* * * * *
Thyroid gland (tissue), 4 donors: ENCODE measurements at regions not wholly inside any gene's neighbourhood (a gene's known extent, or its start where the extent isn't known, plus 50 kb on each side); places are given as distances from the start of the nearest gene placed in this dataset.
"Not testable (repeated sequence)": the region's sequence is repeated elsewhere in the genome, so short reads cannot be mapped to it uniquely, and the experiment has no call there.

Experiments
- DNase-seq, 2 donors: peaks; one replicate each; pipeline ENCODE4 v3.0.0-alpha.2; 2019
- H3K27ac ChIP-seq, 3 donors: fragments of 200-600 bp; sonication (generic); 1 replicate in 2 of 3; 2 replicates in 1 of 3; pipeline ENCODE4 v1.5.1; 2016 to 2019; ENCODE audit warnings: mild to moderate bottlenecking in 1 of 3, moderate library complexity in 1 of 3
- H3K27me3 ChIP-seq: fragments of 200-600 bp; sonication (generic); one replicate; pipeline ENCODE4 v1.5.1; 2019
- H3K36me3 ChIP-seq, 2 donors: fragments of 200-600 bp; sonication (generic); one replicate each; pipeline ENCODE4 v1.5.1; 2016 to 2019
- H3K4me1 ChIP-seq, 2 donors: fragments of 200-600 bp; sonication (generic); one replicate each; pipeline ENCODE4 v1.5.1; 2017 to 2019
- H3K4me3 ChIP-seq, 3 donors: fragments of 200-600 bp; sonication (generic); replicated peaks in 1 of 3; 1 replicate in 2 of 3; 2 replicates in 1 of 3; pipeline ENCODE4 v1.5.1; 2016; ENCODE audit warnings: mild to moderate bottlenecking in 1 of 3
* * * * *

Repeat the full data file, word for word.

Thyroid gland (tissue), 4 donors: ENCODE measurements at regions not wholly inside any gene's neighbourhood (a gene's known extent, or its start where the extent isn't known, plus 50 kb on each side); places are given as distances from the start of the nearest gene placed in this dataset.
"Not testable (repeated sequence)": the region's sequence is repeated elsewhere in the genome, so short reads cannot be mapped to it uniquely, and the experiment has no call there.

Experiments
- DNase-seq, 2 donors: peaks; one replicate each; pipeline ENCODE4 v3.0.0-alpha.2; 2019
- H3K27ac ChIP-seq, 3 donors: fragments of 200-600 bp; sonication (generic); 1 replicate in 2 of 3; 2 replicates in 1 of 3; pipeline ENCODE4 v1.5.1; 2016 to 2019; ENCODE audit warnings: mild to moderate bottlenecking in 1 of 3, moderate library complexity in 1 of 3
- H3K27me3 ChIP-seq: fragments of 200-600 bp; sonication (generic); one replicate; pipeline ENCODE4 v1.5.1; 2019
- H3K36me3 ChIP-seq, 2 donors: fragments of 200-600 bp; sonication (generic); one replicate each; pipeline ENCODE4 v1.5.1; 2016 to 2019
- H3K4me1 ChIP-seq, 2 donors: fragments of 200-600 bp; sonication (generic); one replicate each; pipeline ENCODE4 v1.5.1; 2017 to 2019
- H3K4me3 ChIP-seq, 3 donors: fragments of 200-600 bp; sonication (generic); replicated peaks in 1 of 3; 1 replicate in 2 of 3; 2 replicates in 1 of 3; pipeline ENCODE4 v1.5.1; 2016; ENCODE audit warnings: mild to moderate bottlenecking in 1 of 3